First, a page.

1. This is a defendants appeal arising out of a suit for sale on the basis of a mortgage deed dated 12th September 1907 for Rs. 8,000 executed by defendants 1, 2 and 3 in favour of Mathura Prasad. Defendants 4, 5 and 6 are the sons of the mortgagors. The plaintiffs are members of Mathura Prasad's family, who has died since, and are his heirs under the Hindu law. The defence of the mortgagors was that the amount had been advanced not by Mathura Prasad in his personal capacity but as a trustee of an endowment, and the present plaintiffs who were heirs to his personal estate were not entitled to recover this amount; that there was no right given to the mortgagee to recover interest, his only remedy being to enter into possession; that there was no stipulation to pay interest after the fixed period of seven years; and lastly that the claim for foreclosure was barred by Section 10, Bundelkhand Alienation of Land Act, (Act 2 of 1903). The other defendants denied the execution of the mortgage deed and also pleaded want of legal necessity. The Court below has found that the Bundelkhand Alienation of Land Act applied to this case, and in view of the provisions of Section 10 of that Act it has held that the condition intended to operate by way of conditional sale was null and void, and that the only decree to which the plaintiffs could be entitled was one for sale. He has found all the other issues in favour of the plaintiff. The defendants have accordingly appealed to this Court.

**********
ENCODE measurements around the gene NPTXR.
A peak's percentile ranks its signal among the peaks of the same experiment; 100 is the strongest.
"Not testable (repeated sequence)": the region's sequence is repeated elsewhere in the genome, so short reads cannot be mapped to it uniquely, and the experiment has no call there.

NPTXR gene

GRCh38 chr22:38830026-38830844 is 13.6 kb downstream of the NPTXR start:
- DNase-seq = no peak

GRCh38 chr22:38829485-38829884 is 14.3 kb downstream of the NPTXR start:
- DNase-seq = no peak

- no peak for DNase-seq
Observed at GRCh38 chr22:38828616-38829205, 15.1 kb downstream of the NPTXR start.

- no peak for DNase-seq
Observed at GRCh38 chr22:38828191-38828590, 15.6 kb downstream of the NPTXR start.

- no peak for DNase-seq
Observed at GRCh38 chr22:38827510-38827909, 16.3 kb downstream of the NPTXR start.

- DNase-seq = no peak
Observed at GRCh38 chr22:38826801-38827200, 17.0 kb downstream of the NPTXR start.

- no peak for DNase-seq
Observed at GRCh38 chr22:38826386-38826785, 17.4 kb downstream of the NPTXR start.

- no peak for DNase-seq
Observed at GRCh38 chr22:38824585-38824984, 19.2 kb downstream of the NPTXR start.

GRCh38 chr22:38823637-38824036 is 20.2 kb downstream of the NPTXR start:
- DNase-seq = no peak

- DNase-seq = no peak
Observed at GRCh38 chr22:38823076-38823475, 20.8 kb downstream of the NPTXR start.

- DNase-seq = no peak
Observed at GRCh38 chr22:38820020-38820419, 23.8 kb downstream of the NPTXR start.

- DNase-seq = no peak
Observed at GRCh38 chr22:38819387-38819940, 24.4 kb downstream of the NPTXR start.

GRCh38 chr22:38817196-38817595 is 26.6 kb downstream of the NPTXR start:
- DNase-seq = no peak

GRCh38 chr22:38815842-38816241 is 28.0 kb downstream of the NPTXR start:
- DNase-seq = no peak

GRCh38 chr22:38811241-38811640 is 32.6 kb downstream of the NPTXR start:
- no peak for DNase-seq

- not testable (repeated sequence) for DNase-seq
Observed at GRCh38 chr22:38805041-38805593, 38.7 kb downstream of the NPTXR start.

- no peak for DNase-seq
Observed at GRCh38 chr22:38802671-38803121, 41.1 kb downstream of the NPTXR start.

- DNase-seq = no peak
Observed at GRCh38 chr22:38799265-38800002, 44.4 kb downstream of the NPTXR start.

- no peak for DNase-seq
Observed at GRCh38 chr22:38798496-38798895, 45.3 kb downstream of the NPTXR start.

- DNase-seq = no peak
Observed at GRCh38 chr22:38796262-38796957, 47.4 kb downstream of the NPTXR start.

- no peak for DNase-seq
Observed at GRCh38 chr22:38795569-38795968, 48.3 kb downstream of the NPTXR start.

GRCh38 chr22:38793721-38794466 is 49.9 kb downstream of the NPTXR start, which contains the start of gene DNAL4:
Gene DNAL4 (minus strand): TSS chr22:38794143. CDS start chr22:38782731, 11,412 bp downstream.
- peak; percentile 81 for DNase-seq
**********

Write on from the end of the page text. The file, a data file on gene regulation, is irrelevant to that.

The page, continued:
2. The execution of the document cannot be seriously disputed. It has been fully proved by the evidence adduced by the plaintiffs. The plea as to want of legal necessity is of no avail in respect of Rs. 6,000 out of Rs. 8,000, inasmuch as this sum represented the antecedent debts of the fathers of the contesting defendants and they were bound to pay the amount unless it were shown that the debt was tainted with illegality or immorality. This is not suggested here. The balance of Rs. 2,000 was paid in cash before the Sub-Registrar and there is no express recital in the deed itself showing the purpose for which this amount was required. We have only the facts that all the three brothers who were the adult members of the family had joined in the document and the amount was paid to all of them. The plaintiffs produced two witnesses, Madan Mohan Lal and Har Charan Lal, who deposed that this amount was required by the mortgagors for their household expenses. This evidence has been believed by the learned Subordinate Judge, who has also strongly relied on the circumstance that all the adult members of the family who were then alive had joined in this transaction. Having regard to the facts that the transaction is a very old one, that the mortgagee Mathura Prasad who could have given direct evidence is dead, that none of the three mortgagors has gone into the witness box and submitted himself to cross-examination and that all the adult members of the family had joined in the transaction, we see no reason to differ from the view taken by the learned Subordinate Judge who heard these witnesses. On the question whether the amount was advanced by Mathura Prasad out of the trust funds we need not express any final opinion. There is plenty of documentary evidence to show that a trust and a temple mentioned in the mortgage deed did exist, and the oral evidence of the plaintiffs to the effect that no such temple existed does not appear to be consistent with such documentary evidence. There is also the fact that in the mortgage deed itself as well as in one of the receipts subsequently granted Mathura Prasad was described as the manager of the funds of the temple of Janki Ballabh, Lanka Kalpi. It is, however, an admitted fact that Mathura Prasad himself was the founder of this endowment and the present plaintiffs are his legal heirs. In the absence of any proof that some other person is the trustee after the death of Mathura Prasad, the legal heirs of the founder would have a right to administer the trust. Indeed, an agreement dated 17th January 1901 provides that the mukhia of the family shall be the head manager of the endowed property. We therefore think that the plaintiffs have a locus standi to sue and the suit cannot be dismissed on this plea.